In addition to the mechanisms mentioned above, we cannot exclude the fact that tumor microenvironmental factors also can promote GSC transdifferentiation into endothelial–like cells for the formation of new blood vessels. Importantly, GSCs can cause recruitment of immune cells, in particular, tumor-associated macrophages (TAMs) to promote angiogenesis11. We and other have shown that bevacizumab treatment increased immune cell infiltration into glioma tumors. To determine the POSTN expression in the xenografts, we used double immunofluorescence staining for the stem cell marker nestin or the macrophage marker F4/80 along with POSTN. We observed that POSTN was co-stained with nestin (tumor stem cells) but not with F4/80 (macrophage). This staining results suggest that the POSTN expression is predominant in cancer cells rather than the infiltrating macrophages. In our study, bevacizumab treatment increased TGFβ1 expression in murine GSC272 and GSC11 xenografts. However, in future studies we would need to take in account of the POSTN and their role on induction of angiogenesis via recruitment of endothelial cells and functional assays such as angiogenesis tube formation assays which will clarify the direct and indirect role of POSTN in induction of angiogenesis in glioblastoma. POSTN interacts with several integrin receptors such as αvβ1 and αvβ312, and it has been reported that POSTN recruits alternatively activated TAMs into the stem cell niche. Integrin αvβ3 expression on monocytes and macrophages is the main receptor for POSTN-mediated TAM recruitment13. Inhibition of integrin αvβ3 and integrin αvβ5 prevented bevacizumab-induced invasion in orthotopic glioma models which express these integrins at high levels14. Interestingly, in our study, we found that differential expression of integrin β1 and integrin β3 in GSCs which play a role in cancer stem cell invasion. In particular, anti-integrin β1 antibody inhibits invasion induced by the treatment of recombinant TGFβ1 and POSTN, whereas integrin β3 blockade had no effect on TGFβ1 and POSTN induced invasion. Treatment of GSCs with TGFβ1 induces POSTN secretion and phosphorylation of SMAD3 and SMAD2. Furthermore, TGFβ1 increased the expression of HIF-1 alpha, VEGF-A, and STAT3 such as crucial factors involved in angiogenesis, hypoxia, and stem cell self-renewal and invasion via POSTN. However, in future studies, it will be interesting to study the combined role of POSTN and TGFβ1in GSCs invasion and migration. The role of TGFβ in EMT, cell survival, angiogenesis, and invasion has been well established in several solid tumors15,16. Previous studies in other organs have shown TGFβ1 induced POSTN and BMP2 during bone formation and adipocyte differentiation17,18. Both BMP2 and POSTN have been detected in glioma cell cultures, cerebrospinal fluid and brain tumor biopsy samples from glioma patients19. Recent studies have confirmed tumor stromal POSTN expression in breast cancers, melanoma20,21. In breast cancer, a small subset of metastatic cancer stem cells induce POSTN expression in the stroma of lungs for successful metastasis and colonization of lungs21. Collectively, these studies establish the role of POSTN in tumor stem cell maintenance and invasion. In GBM, tumor-associated macrophages (TAM) density positively correlates with POSTN protein levels and disrupting POSTN markedly reduced TAM density and improved survival and decreased tumor growth in a mouse GSCs xenograft model13. TGFβ1 promoted mesenchymal gene expression, especially in bevacizumab-resistant GSC cells22. In our study, we found a bidirectional signaling of TGFβ1 and POSTN in glioma stem cells and their regulation of GSCs invasion, induction of angiogenesis especially in bevacizumab-resistant GSC cells. In conclusion, in addition to TGFβ targeting, POSTN is an attractive alternative target for anti-VEGF resistant tumors, to inhibit glioma invasion, and interrupt communication between cancer stem cells and the tumor microenvironment to prevent glioma growth and progression.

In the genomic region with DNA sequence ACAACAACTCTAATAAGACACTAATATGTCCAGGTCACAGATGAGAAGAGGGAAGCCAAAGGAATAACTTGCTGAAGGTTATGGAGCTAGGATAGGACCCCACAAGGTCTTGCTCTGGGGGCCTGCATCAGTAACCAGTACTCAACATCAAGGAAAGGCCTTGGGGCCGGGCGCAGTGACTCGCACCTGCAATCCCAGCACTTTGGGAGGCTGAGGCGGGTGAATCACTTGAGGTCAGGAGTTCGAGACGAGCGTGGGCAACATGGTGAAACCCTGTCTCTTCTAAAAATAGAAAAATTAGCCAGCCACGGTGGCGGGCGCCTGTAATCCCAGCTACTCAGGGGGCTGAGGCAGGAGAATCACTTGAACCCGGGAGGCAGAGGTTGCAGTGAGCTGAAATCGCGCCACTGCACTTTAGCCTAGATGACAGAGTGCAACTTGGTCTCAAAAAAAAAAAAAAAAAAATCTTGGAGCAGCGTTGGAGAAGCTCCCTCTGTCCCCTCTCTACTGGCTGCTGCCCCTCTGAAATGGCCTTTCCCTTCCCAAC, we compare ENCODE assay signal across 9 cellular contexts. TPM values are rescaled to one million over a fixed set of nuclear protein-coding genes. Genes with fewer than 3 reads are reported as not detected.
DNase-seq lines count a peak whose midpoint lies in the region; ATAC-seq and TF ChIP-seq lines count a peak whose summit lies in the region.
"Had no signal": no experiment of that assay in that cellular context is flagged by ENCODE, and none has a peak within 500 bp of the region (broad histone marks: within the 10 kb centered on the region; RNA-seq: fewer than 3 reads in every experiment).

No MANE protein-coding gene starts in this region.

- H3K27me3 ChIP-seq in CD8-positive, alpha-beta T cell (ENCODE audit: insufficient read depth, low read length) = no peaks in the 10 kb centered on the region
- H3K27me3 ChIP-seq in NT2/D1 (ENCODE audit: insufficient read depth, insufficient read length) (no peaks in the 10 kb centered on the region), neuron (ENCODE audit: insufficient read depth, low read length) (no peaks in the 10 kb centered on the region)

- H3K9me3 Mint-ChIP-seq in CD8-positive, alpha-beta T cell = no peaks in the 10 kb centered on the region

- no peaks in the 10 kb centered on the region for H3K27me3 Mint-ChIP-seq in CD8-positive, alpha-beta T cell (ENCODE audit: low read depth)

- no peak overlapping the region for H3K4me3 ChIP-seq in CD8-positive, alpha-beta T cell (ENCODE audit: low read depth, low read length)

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Article Info

Article Notes

  • Published on: May 5, 2017


  • Antiangiogenic Therapy
  • Periostin (POSTN)
  • Tumor Resistance
  • Glioma Models
  • Glioblastoma
  • brain tumors


 Dr. John F. de Groot, Department of Neuro-Oncology, Unit 431,

The University of Texas MD Anderson Cancer Center, 1515
Holcombe Boulevard, Houston, Texas 77030, USA. Phone:
713-745-3072; Fax: 713-794-4999,
© 2017 de Groot J. This article is distributed under the terms of the Creative Commons Attribution 4.0 International License